The God Squad: Blind Faith is Good
Q: I want to have faith but I am having trouble. The reasons for believing in God seem so arbitrary and so silly. They all seem to come down to “just because I say so.” I am a regular reader but I hope you can do better. Is there a reason to believe? -- Anonymous
A: Thanks for an easy question! Let’s begin by asking what is the difference between a child and a parent? I used to think the difference was that children have no money and parents do. Nowadays, I’m not so sure. What I think now is that the difference between kids and parents is what they consider to be a good reason to do or not do something. When I was a kid I thought that the very worst reason my folks would give me was “Just because I say so!” Now I think, and particularly after reading your question, I believe that the way to faith is by appreciating what we derisively call blind faith.
All faith is based on trust and trust is not the same thing as truth. I can know absolutely the truth of a mathematical equation, but I can only trust that the Lord is my shepherd. That trust in God’s love for me and God’s protecting my soul is deep and powerful, but I do not feel the need to push that trust into the realm of truth.
In Hebrew the word for faith is emunah, which has as its root meaning, not truth but trust. All Jews and Christians and Muslims do not say at the conclusion of a prayer, Emet, which means what I just said is true. We say instead, Amen, which means what I just said is trustworthy.
So the way into faith is not to go searching for a list of true statements but rather a list of trustworthy statements. If you can say that you trust that there is a higher power in the universe than just you alone, you are on your way. If you can say that you trust that your spiritual journey does not end at the edge of the grave, then you are there.
Blind faith works because of the record of sacred history. The Bible, for example, often introduces a commandment with the phrase, “You have seen what the Lord your God has done for you by bringing you out of the house of bondage and so now therefore I command you…” We cannot always understand the law but we can always trust the God who gave it. The past record of God’s miracles like the Exodus for Jews or the resurrection for Christians are reasons to trust, reasons for faith.
Another reason for blind faith is its effect on the faithful. When you see people like the Dalai Lama or Mother Teresa, or Padre Pio it is immediately clear that faith gave them wisdom, serenity and compassion. It is not impossible to find serene and luminous atheists, but the wide example of people of faith is not just inspiring, it is convincing.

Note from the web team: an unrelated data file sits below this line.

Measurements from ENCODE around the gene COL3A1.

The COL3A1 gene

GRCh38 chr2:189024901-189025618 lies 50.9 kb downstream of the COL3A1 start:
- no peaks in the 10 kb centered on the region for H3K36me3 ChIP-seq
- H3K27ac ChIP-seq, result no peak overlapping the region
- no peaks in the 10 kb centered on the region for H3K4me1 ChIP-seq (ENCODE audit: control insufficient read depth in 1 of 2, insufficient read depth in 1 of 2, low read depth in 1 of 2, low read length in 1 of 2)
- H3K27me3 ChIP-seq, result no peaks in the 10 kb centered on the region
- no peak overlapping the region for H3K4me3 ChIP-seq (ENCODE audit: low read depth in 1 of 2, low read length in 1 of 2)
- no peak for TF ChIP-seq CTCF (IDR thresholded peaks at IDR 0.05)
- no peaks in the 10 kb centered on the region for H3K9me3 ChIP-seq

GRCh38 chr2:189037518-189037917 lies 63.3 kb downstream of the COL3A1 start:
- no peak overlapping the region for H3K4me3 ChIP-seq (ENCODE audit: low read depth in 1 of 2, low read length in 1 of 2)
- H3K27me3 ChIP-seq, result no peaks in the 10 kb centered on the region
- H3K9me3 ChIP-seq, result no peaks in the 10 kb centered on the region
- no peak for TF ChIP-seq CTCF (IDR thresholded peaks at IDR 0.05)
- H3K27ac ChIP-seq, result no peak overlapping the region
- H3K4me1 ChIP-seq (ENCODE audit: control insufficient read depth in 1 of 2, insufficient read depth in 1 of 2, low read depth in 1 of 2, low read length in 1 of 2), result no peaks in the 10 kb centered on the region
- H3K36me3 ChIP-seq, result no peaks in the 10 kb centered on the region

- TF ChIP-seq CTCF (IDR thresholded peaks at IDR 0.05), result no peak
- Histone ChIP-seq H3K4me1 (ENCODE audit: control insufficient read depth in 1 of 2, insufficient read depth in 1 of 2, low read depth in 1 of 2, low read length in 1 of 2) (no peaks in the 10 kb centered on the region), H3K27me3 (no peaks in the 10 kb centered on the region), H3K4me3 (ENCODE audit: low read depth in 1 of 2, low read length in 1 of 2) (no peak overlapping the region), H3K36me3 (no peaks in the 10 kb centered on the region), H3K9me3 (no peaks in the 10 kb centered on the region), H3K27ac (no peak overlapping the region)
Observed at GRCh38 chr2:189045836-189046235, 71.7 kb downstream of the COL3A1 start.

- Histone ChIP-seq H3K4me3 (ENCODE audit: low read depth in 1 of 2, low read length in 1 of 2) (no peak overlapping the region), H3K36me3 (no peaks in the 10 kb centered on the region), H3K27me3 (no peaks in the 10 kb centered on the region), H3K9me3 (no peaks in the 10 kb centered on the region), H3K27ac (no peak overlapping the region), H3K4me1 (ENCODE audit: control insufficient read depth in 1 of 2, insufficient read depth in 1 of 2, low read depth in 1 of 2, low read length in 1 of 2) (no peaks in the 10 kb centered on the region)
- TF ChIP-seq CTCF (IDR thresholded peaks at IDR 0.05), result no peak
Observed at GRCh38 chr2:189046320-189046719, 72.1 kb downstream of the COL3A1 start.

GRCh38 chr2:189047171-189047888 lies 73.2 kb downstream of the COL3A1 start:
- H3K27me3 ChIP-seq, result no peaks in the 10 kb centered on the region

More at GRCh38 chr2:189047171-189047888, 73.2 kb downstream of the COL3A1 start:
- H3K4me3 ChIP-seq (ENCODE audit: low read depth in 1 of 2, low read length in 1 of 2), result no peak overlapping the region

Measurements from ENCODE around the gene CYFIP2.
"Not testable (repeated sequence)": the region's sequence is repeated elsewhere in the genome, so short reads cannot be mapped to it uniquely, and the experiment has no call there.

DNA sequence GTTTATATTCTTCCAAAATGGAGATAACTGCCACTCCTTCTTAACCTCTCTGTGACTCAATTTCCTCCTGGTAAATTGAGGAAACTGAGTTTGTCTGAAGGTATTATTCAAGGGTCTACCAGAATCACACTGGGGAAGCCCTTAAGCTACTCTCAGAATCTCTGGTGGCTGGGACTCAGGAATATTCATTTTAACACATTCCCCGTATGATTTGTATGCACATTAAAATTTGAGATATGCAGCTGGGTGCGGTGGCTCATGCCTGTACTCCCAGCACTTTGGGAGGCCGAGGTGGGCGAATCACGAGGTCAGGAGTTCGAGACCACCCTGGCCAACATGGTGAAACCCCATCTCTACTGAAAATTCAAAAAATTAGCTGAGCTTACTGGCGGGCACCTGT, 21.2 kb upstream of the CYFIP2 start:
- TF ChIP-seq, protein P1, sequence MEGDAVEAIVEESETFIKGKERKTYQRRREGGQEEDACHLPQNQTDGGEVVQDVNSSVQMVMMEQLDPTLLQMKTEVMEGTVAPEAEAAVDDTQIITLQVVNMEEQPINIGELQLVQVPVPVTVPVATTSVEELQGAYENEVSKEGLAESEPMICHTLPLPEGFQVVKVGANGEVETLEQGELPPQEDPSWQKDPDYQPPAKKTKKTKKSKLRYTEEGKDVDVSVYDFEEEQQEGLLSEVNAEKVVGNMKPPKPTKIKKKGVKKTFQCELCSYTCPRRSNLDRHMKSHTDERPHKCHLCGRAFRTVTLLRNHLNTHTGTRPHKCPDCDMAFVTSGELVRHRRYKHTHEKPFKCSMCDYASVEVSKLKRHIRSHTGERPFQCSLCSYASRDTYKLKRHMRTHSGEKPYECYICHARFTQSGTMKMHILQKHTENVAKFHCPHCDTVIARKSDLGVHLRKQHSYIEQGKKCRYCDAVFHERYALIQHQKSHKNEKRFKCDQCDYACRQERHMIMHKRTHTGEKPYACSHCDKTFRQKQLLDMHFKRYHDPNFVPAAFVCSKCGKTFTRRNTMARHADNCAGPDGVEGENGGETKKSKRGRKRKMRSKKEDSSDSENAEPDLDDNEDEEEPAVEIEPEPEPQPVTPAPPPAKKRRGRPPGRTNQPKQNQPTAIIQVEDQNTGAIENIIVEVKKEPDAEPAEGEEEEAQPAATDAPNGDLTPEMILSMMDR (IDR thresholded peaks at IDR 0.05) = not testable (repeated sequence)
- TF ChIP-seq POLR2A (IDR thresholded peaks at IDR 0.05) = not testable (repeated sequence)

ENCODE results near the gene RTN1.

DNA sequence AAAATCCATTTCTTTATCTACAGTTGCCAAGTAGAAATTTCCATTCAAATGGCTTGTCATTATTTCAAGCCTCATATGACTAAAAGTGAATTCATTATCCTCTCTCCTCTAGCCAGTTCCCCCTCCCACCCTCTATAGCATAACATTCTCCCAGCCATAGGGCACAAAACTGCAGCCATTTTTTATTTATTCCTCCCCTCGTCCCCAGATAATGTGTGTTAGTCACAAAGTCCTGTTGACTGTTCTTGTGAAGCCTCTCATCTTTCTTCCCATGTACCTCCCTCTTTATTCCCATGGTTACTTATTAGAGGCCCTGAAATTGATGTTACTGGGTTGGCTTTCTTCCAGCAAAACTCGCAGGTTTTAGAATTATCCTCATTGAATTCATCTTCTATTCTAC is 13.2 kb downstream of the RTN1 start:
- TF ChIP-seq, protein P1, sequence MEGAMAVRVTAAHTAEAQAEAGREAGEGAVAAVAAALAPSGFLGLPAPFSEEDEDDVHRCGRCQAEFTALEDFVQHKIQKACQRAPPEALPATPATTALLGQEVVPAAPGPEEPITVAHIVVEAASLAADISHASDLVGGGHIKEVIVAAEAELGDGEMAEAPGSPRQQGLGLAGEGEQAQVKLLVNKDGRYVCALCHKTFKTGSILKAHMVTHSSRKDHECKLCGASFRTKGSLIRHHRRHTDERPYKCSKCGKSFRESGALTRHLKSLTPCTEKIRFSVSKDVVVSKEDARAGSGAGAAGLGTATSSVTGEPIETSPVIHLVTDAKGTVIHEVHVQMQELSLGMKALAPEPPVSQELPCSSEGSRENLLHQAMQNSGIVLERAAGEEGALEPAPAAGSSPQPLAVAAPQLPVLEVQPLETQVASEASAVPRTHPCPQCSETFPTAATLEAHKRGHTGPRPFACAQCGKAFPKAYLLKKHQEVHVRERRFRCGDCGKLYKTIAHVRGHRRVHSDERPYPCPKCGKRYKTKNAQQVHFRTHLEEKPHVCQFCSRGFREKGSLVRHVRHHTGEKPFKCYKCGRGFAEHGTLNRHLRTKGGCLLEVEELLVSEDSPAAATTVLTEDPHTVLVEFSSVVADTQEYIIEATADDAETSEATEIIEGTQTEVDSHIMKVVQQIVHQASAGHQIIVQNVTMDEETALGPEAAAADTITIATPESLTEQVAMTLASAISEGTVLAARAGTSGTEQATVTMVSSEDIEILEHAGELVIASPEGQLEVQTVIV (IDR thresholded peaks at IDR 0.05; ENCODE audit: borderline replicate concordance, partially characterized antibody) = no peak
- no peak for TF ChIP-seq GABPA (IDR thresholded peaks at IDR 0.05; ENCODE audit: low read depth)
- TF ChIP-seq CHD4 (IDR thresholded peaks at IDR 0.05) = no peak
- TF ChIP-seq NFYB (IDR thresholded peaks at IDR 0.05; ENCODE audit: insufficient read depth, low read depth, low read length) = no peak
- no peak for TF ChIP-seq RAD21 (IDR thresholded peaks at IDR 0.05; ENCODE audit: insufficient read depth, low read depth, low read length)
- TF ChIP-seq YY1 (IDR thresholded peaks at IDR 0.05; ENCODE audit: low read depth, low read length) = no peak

Yet another reason for blind faith is its antiquity. It is comforting to know that a faith is thousands and thousands of years old, and that over such a span of time it has successfully shaped and directed millions of people’s spiritual journeys. This is not to say that faiths cannot grow and learn and evolve, just that “new and improved” may be high praise for soap and cereal, but not for wisdom. Hinduism is over 5,000 years old, Judaism almost 4,000 years old. Christianity is 2,000 years old. That is old and that is comforting. When somebody tries to sell you something that just got thought up last month, it might be wise to move back a few thousand years.
Most of my teachers were rationalists and many shared your questions about faith. Like you, many of them kept waiting for a reason to believe that never appeared. But one of my teachers was extraordinary. She was an elderly woman who called herself Dawn of Santa Fe and I met her on the beach in Malibu. She collected and sold paint can lids that she turned into works of art and billboards for little bits of wisdom.
When I approached, she picked up a painted lid and looked at me with eyes that covered an old soul. She said, “This is for you.” On the lid she had painted this,
“When you have come to the edge of all the light you know; and are about to step off the cliff into the unknown; faith is knowing one of two things will happen, there will be something solid to stand on...or...you will be taught how to fly!”
God bless you in your flying lessons.
(Send ALL QUESTIONS AND COMMENTS to The God Squad via email at email@example.com. Rabbi Gellman is the author of several books, including “Religion for Dummies,” co-written with Fr. Tom Hartman. Also, the new God Squad podcast is now available.)
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